The children were his test cases; on them, he tried out the tales he would publish in his fairy tale collections. In writing for children, Jacobs rarely failed to consider his audience. According to his daughter, he trusted their responses absolutely. … The centrality of these children to the shaping of the fairy tale volumes is reflected in the tenderly worded dedications of three of the works to his three children. (in Hays, 1952)

Jacobs series of collections of fairytales make him one of the most popular writers of fairytales for English speaking children.
Jacobs went on to compile European folktales and stories, as well as editing scholarly editions of The Thousand and One Nights (six volumes, 1896)

That Jacobs placed tales like ‘Jack and the Beanstalk’ and ‘Dick Whittington’, ‘The Pied Piper’, ‘Jack, the Giant Killer’ and the ‘Three Little Pigs’ in a fairytale collection may come as a surprise. But to Jacobs, the fairy world was simply a world where the extraordinary can, and usually did happen. Thus, the giant and ‘wee’ folk equally belonged therein. Originally fairy folk could even be human size. They might be ugly hags or amoral tricksters like Puck or Robin Goodfellow, or even thieves blamed for losses around the house or farm.
Jacobs looked on the fairy world as a world of enchantment.

In all his writings for children, Jacobs preserved the ‘oral voice’ – the way the stories should actually be told to children. In maintaining this approach, Jacobs gave the world versions of its best known and most representative folk stories in a form suited to children while remaining true to the essential core of the original versions. In many respects his work provides a worthy successor to that of the Brothers Grimm and Hans Christian Andersen – in preserving traditional tales in a manner that secured their place for enjoyment by many generations of children.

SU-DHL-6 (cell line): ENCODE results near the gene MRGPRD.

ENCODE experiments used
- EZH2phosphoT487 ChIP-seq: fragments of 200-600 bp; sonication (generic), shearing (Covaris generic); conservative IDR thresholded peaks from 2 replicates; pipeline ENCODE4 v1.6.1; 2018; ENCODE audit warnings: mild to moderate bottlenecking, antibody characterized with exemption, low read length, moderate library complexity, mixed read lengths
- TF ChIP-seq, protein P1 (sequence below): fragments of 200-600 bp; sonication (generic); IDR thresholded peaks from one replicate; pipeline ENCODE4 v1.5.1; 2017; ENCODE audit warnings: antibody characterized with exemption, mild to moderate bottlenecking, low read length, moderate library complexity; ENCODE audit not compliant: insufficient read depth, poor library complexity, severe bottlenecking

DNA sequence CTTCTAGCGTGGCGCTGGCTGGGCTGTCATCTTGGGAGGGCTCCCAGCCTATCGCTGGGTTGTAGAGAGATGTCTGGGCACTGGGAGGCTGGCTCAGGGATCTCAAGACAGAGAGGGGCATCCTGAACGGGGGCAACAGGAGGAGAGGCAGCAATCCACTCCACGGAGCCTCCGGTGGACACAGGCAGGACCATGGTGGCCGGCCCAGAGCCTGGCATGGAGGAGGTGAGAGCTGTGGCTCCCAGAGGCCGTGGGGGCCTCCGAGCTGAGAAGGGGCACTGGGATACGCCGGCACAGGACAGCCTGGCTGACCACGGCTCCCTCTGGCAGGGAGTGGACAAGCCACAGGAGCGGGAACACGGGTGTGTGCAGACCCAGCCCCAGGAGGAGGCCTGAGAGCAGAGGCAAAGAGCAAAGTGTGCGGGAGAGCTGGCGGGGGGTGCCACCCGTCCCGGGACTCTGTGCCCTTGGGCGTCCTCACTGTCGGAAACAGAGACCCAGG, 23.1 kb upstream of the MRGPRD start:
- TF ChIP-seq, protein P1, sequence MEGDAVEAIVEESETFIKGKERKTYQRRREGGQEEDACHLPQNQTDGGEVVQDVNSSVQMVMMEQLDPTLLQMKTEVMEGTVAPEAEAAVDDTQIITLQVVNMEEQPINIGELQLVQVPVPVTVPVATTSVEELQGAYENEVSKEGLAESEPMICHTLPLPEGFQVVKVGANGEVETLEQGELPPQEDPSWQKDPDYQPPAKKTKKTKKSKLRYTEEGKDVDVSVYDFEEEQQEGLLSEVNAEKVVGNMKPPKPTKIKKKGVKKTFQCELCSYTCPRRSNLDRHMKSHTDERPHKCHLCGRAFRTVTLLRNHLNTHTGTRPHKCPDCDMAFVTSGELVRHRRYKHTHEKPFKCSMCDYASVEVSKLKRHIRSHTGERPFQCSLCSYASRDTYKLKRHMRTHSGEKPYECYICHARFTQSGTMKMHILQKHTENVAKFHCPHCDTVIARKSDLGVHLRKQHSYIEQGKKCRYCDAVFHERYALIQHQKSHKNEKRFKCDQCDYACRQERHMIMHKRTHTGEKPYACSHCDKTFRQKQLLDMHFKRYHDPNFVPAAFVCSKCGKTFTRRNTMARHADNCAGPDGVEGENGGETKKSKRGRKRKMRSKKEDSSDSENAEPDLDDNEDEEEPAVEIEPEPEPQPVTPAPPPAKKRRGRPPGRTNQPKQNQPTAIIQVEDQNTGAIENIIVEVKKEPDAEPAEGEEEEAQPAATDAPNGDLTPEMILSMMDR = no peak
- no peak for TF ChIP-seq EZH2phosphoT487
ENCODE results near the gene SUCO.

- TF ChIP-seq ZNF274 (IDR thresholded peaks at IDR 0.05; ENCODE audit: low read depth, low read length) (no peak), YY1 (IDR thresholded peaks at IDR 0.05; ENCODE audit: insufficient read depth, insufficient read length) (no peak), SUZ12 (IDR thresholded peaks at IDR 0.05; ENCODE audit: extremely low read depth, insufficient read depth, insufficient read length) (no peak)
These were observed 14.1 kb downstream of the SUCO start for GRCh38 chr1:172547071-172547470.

According to Eloise Ramsey (1952), Jacobs rescued the fast-disappearing English tales from a threatened oblivion and rekindled interest in them by rewriting them in a style he himself once described “as good as an old nurse will speak”. Professor Stewig (1987, 128) credits Jacobs at the age of thirty-six years with being “the person most responsible for preserving the body of British folk tales”. The collection’s greatest significance is that it recorded old tales at a critical time when they were in danger of being lost.

Despite Jacobs’ deep involvement in the study of folklore and the activities of the Society throughout the 1880’s and 1890’s and his voluminous output of writings – articles, reviews, lectures, literature studies and his numerous compilations of fairy/folk tales for children – his interest in Jewish History never waned. In 1900, he went to the United States to become the revising editor of The Jewish Encyclopedia. He was also appointed a Professor of English at the Theological Seminary in New York and for a time edited the British journal “Folklore”.

An older Joseph Jacobs writing from America pens this letter – later published in the school’s magazine (Sydneian, 1910, 15-16) – to his former headmaster, Mr Weigall, still at Sydney Grammar – to congratulate him on being named in the King’s Honours List underlines the significance of Joseph’s Grammar School days:

Dear Mr Weigall: Permit me to congratulate you most heartily on the distinction conferred upon you by His Majesty, of which I have just heard from my brother Sydney. As one of the oldest of your ‘Old Boys’ I feel that I have a small share in the joy it must have given you. I always look back to my School days under your charge as the happiest times of my life, and perhaps the most successful in intellectual acquirement. Whatever I have of scholarly tendency and method, I owe to your influence and training.